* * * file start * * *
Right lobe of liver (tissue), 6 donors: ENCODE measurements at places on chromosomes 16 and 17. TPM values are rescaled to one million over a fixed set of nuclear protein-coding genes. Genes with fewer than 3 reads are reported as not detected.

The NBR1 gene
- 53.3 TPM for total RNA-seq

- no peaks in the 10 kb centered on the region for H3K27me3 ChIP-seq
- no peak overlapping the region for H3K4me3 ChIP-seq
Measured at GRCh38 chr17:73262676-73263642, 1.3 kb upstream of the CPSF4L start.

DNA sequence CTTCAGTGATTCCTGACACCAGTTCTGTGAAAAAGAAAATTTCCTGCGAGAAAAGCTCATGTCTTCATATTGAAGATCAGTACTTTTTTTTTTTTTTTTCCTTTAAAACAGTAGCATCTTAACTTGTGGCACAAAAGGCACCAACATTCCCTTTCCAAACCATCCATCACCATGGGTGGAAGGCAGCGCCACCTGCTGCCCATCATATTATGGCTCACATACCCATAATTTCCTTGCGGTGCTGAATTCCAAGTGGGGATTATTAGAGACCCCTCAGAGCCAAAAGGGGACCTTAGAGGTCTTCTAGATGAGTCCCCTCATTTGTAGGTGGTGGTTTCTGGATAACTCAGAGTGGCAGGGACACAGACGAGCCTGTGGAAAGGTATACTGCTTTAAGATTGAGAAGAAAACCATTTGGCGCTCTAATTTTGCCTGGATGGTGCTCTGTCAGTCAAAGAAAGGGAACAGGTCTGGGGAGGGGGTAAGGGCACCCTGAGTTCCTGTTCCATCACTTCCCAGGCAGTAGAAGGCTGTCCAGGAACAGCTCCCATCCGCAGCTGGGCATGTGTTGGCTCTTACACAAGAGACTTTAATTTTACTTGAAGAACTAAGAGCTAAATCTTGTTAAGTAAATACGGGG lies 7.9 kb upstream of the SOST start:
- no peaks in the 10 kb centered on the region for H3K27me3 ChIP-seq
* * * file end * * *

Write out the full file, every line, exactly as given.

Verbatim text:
Right lobe of liver (tissue), 6 donors: ENCODE measurements at places on chromosomes 16 and 17. TPM values are rescaled to one million over a fixed set of nuclear protein-coding genes. Genes with fewer than 3 reads are reported as not detected.

The NBR1 gene
- 53.3 TPM for total RNA-seq

- no peaks in the 10 kb centered on the region for H3K27me3 ChIP-seq
- no peak overlapping the region for H3K4me3 ChIP-seq
Measured at GRCh38 chr17:73262676-73263642, 1.3 kb upstream of the CPSF4L start.

DNA sequence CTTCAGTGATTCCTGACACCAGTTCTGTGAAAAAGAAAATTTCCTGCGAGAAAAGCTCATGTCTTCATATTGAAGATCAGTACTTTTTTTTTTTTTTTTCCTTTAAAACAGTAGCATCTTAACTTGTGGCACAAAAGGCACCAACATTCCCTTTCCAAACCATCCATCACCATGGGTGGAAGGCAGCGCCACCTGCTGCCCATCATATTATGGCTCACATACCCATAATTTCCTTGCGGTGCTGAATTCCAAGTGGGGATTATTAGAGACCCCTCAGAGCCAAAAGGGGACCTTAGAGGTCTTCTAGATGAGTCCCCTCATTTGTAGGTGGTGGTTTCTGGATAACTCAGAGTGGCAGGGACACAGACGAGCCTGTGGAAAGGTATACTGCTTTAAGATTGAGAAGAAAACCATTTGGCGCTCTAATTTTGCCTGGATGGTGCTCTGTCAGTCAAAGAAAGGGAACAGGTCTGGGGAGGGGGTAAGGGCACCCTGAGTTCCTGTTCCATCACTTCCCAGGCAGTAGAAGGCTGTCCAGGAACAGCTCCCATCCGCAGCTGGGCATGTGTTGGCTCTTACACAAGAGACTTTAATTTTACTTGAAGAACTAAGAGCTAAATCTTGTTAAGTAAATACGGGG lies 7.9 kb upstream of the SOST start:
- no peaks in the 10 kb centered on the region for H3K27me3 ChIP-seq